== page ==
Working with statistics, it’s likely the City of Grand Forks holds a cat population of 720 animals (excluding the feral) and a dog population of some 660 animals, registered or not.
If every doggie’s doo-doo is found and bagged every day, it means 240,900 plastic bags in the landfill each year.
Cats produce an average 36 gm of feces per day and dogs 380 gm per day, the total amount of cat and dog raw sewage produced in Grand Forks per annum is in excess of 100 tonnes, a lot of which is dumped, untreated, at the landfill.
A lot of it doesn’t make it to the dump; cats bury theirs in the neighbours’ gardens, some dog owners walk right by their dogs’ droppings and more of it just doesn’t make itself apparent until you spread a picnic blanket.
Figures from the Smithsonian Conservation Biology Institute reveal cats with access to the outdoors each kill between 30 and 47 wild birds every year.
If we assume all local cats have outdoor access, it means between 2,160 and 3,384 birds are being killed each year!
Far from exhorting city council to get on with the business of facilitating boarding and breeding kennels, as expounded by Nigel James in the July 31 Gazette, city will do a better job by treading cautiously.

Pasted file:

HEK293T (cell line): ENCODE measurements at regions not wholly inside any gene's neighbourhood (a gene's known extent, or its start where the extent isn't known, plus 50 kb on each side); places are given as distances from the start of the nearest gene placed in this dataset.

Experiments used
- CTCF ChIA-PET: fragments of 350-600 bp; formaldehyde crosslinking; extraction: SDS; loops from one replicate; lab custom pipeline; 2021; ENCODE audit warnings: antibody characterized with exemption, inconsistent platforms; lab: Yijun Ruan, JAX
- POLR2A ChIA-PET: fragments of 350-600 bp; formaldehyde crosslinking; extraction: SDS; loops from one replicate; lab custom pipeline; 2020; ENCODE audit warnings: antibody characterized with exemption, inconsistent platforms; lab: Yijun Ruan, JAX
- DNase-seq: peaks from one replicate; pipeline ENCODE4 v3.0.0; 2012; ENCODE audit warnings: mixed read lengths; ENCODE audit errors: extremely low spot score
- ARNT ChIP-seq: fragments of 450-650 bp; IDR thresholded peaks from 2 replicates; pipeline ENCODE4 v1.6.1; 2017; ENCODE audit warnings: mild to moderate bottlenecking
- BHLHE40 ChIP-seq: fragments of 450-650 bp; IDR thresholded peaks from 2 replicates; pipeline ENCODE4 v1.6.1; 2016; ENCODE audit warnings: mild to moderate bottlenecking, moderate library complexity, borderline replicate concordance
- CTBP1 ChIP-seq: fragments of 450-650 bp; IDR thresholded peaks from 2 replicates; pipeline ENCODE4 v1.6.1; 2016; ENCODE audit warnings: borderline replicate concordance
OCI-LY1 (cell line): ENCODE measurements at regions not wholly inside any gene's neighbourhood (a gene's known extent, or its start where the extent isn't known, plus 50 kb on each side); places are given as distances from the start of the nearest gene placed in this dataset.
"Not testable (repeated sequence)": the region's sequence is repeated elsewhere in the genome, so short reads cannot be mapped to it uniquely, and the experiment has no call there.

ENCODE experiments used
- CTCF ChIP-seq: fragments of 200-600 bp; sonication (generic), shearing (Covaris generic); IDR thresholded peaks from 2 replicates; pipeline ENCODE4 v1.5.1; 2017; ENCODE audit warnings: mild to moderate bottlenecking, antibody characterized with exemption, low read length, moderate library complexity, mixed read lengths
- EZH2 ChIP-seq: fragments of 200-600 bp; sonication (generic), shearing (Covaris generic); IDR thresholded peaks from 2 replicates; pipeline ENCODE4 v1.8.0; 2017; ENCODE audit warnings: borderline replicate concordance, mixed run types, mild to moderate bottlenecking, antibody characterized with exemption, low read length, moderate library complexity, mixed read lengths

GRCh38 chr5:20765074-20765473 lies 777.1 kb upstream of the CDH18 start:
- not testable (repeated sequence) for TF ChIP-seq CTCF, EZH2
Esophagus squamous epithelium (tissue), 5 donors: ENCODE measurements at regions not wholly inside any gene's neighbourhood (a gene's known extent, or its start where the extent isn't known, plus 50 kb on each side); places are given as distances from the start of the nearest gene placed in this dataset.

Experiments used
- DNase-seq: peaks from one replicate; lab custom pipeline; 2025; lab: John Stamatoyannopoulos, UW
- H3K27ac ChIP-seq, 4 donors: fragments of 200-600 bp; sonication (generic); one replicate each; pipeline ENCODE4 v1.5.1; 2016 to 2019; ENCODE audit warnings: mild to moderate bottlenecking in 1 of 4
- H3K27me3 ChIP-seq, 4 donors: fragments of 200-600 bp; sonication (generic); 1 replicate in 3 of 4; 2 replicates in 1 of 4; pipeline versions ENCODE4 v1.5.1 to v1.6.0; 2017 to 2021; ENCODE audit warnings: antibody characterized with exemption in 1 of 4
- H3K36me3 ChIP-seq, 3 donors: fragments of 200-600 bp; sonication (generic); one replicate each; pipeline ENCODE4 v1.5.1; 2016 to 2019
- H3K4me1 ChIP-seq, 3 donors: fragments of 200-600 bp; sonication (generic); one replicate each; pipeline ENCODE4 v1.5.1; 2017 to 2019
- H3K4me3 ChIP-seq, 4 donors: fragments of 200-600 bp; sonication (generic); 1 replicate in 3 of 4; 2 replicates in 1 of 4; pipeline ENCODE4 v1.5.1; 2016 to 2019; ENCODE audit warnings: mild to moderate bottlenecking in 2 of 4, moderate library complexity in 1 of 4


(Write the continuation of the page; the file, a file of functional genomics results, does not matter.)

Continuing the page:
As in all things, there is more to this than meets the eye.
There is almost always a dog to be heard yapping; yes, there are dangerous breeds; there are loose dogs about; sidewalks are befouled; cats roam freely; cats kill birds.
I would ask city to arm itself with rock-solid bylaws, proceed with an educational/information exercise and then really go after the owners who don’t play along.
Because of the burdens imposed by cats and dogs, both species should be licensed and fees set higher – say, five times higher – than they are now. Owners must bear the costs.
And, in case readers are interested in this sort of stuff, Canadian households spent $6.3 billion on pets in 2012 against $5.5 billion on child care.
Dave Milton, Grand Forks